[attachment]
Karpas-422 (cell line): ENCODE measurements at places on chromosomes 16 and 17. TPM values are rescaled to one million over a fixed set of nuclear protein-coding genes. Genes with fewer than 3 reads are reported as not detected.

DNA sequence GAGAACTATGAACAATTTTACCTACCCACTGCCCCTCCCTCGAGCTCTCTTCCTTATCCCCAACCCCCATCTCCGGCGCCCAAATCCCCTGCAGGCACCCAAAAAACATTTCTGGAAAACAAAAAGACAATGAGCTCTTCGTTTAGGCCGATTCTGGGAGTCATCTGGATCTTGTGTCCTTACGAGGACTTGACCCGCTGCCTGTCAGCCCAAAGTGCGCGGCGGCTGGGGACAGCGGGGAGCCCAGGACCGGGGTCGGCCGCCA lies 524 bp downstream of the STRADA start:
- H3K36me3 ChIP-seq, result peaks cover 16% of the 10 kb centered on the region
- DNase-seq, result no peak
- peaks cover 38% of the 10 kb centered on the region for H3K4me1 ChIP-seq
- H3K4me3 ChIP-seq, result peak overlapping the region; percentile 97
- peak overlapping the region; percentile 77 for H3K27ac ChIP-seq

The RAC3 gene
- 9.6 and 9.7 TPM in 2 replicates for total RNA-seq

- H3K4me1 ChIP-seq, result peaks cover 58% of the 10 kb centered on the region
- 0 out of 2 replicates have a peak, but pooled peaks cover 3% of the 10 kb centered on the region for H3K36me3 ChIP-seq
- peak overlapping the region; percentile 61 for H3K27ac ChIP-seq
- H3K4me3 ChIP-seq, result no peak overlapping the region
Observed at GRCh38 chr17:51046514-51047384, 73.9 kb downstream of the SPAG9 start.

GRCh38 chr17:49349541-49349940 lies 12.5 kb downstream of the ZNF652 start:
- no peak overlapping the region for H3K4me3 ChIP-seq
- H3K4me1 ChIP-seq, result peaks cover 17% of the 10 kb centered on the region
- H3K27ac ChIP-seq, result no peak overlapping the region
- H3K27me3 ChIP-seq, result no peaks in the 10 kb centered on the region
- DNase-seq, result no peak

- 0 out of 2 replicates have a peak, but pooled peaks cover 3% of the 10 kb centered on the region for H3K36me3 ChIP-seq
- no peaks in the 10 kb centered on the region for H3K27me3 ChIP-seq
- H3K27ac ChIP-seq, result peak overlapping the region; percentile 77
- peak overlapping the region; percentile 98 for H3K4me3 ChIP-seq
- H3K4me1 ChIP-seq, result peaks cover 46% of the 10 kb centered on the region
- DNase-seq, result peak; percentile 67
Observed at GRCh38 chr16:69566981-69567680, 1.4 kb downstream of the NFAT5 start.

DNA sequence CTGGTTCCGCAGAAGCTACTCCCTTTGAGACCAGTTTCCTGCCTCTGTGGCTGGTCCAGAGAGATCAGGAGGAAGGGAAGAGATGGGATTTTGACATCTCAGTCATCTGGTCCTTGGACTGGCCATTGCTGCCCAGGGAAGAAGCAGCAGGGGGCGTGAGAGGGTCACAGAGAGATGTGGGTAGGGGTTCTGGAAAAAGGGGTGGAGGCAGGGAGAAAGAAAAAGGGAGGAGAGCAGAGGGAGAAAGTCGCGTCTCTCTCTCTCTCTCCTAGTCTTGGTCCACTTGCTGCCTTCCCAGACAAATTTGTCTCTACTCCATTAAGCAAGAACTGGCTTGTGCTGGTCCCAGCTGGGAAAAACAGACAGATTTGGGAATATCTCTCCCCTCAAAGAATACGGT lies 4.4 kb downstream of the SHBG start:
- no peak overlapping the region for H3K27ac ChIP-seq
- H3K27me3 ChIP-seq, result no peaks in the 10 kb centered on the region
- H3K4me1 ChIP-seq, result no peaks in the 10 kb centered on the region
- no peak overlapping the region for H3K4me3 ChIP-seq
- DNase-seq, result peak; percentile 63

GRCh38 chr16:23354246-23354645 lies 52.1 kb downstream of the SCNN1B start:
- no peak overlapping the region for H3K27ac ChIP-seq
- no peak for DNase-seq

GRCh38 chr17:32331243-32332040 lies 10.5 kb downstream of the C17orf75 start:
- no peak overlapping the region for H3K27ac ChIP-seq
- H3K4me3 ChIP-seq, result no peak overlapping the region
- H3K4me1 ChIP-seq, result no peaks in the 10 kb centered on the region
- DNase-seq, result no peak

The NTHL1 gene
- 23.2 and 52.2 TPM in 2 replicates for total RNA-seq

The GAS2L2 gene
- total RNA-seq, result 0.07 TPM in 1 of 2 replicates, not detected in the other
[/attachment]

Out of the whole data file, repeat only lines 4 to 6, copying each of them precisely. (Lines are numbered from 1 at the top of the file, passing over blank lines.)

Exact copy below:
- DNase-seq, result no peak
- peaks cover 38% of the 10 kb centered on the region for H3K4me1 ChIP-seq
- H3K4me3 ChIP-seq, result peak overlapping the region; percentile 97